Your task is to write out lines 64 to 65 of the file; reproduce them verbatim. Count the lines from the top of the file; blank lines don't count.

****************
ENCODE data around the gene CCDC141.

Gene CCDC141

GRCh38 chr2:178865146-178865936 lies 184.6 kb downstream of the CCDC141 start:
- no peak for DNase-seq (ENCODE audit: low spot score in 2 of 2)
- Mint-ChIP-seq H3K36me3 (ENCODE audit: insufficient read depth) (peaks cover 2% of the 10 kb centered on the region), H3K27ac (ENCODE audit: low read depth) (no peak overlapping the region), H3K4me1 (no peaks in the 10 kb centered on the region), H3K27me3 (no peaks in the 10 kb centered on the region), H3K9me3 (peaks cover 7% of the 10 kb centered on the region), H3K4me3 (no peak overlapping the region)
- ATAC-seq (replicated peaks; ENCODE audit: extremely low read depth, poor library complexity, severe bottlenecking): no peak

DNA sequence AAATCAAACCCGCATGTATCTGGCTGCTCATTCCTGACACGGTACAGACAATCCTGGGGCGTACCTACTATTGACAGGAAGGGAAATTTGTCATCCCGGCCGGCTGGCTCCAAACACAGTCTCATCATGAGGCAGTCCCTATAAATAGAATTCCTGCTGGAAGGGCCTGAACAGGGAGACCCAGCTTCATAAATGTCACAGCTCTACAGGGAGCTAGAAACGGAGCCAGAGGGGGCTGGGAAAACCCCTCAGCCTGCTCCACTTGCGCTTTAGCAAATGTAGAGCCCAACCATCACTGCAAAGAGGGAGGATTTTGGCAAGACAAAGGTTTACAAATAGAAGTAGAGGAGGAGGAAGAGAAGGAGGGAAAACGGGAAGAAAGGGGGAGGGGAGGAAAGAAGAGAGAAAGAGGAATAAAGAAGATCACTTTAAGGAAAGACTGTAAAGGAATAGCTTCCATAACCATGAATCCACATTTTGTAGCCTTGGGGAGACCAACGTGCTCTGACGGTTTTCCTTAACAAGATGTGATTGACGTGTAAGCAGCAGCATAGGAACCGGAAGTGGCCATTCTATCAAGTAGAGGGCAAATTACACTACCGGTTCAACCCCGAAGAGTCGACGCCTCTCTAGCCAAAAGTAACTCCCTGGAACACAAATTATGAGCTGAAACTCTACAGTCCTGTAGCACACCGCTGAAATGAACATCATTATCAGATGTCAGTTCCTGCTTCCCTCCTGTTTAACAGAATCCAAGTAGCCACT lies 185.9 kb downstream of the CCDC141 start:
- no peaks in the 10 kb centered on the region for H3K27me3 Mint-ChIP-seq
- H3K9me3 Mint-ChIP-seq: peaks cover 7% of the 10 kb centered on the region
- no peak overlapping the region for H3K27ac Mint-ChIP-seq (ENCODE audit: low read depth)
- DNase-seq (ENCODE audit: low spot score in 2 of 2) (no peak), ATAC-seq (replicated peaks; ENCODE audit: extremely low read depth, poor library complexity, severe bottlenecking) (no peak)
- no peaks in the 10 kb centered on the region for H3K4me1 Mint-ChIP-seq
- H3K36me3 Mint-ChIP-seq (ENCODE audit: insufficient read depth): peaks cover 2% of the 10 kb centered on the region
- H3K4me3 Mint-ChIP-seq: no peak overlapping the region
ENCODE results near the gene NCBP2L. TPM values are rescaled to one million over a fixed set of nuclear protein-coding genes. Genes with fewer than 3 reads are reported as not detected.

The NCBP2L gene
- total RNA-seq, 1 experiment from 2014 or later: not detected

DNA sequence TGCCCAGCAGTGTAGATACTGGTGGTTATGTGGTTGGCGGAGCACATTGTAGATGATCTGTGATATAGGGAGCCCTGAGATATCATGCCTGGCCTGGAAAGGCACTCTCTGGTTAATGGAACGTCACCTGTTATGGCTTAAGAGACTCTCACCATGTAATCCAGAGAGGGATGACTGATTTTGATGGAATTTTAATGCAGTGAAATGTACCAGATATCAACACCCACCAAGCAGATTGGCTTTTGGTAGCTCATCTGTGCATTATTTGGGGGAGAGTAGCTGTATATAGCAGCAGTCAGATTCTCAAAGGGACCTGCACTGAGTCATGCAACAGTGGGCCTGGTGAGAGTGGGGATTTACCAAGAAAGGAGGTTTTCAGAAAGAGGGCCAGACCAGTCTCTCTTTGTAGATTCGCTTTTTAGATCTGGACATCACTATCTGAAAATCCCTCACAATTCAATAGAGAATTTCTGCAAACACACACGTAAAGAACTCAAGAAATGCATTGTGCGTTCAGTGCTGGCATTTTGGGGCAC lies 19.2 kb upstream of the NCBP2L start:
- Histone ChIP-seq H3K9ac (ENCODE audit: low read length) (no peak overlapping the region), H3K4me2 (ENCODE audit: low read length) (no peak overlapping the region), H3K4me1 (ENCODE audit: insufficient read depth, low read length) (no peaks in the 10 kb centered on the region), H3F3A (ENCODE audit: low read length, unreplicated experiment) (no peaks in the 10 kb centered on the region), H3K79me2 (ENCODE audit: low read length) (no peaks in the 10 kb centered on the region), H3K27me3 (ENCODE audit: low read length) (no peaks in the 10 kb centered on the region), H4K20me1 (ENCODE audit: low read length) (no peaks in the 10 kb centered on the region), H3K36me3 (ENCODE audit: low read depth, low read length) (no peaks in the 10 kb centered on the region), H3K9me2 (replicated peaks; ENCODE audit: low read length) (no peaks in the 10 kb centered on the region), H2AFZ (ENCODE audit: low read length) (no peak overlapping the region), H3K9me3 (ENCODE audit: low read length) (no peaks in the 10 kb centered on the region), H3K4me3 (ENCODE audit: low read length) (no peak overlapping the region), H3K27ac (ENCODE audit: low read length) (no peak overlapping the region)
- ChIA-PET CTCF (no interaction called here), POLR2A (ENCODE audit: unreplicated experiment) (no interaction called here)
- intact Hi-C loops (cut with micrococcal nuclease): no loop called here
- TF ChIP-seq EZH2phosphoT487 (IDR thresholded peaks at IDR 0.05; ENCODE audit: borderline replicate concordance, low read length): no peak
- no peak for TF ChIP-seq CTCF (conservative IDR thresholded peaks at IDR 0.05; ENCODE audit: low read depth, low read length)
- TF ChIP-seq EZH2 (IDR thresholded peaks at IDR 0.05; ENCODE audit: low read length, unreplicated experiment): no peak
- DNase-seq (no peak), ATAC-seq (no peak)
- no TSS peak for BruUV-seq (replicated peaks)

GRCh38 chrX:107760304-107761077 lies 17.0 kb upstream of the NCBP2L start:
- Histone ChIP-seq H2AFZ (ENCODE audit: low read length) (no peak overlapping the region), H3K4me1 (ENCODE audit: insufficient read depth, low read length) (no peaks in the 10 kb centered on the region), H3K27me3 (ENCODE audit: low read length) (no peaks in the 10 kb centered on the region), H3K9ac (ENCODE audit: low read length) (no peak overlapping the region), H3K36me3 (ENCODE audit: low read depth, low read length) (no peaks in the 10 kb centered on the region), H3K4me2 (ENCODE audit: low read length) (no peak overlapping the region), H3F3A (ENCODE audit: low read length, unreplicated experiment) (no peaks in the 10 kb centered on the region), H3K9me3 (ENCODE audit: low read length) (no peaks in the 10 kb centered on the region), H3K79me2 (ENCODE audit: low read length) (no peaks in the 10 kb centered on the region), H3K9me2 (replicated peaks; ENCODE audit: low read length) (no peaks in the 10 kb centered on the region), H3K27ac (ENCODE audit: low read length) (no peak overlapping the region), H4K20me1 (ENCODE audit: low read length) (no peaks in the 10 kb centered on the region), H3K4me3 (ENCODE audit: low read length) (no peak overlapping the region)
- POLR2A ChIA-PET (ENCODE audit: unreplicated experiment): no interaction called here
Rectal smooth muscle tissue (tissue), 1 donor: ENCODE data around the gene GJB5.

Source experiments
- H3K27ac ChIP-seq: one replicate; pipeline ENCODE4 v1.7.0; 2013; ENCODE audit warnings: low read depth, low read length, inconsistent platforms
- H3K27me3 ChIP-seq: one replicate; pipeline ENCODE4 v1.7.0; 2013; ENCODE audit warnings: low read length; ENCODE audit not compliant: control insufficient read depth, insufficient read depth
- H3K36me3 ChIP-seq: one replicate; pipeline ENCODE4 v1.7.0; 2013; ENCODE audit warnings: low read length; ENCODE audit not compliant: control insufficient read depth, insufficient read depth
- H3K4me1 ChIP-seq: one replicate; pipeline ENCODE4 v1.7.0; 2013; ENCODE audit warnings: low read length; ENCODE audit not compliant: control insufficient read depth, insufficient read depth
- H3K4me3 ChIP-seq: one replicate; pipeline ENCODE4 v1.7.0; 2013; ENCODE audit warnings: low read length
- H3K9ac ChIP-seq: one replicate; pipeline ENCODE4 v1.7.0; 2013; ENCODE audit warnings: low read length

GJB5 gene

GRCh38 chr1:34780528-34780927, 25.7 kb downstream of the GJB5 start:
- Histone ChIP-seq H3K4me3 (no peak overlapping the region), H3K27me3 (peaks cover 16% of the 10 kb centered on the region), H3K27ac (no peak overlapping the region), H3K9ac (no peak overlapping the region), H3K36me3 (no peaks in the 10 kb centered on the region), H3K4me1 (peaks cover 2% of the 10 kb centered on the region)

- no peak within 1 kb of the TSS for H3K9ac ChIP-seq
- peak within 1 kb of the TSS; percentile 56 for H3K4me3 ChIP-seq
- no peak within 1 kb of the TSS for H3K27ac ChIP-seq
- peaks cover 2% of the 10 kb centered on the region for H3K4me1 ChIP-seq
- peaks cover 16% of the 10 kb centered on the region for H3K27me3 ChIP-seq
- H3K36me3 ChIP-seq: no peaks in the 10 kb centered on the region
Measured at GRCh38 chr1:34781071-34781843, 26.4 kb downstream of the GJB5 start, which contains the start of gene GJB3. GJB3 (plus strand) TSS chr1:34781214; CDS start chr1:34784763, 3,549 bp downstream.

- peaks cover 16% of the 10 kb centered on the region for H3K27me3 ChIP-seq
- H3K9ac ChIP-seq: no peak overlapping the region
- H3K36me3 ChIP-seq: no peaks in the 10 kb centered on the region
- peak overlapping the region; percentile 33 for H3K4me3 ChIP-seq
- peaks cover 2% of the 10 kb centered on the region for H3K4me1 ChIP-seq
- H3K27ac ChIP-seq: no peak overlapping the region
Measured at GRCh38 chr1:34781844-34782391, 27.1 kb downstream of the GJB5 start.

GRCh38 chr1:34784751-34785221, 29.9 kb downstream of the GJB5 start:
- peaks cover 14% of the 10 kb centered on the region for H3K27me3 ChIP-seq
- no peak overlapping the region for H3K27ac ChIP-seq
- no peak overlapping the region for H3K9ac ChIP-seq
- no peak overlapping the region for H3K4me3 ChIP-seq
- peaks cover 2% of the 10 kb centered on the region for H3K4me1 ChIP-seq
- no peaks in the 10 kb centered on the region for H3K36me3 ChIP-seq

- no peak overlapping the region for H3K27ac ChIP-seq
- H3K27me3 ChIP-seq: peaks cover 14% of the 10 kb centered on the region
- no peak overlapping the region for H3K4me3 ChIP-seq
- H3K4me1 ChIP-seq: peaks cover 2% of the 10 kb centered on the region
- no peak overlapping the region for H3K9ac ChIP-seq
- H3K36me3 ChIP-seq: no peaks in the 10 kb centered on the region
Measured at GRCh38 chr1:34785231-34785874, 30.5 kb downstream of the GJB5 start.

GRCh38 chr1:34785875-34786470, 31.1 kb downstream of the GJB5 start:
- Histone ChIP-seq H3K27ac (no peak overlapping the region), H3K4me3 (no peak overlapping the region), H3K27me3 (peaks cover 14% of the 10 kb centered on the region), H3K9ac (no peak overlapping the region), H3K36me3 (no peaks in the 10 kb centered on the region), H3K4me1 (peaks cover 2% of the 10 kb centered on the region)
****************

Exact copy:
- no peak overlapping the region for H3K4me3 ChIP-seq
- H3K4me1 ChIP-seq: peaks cover 2% of the 10 kb centered on the region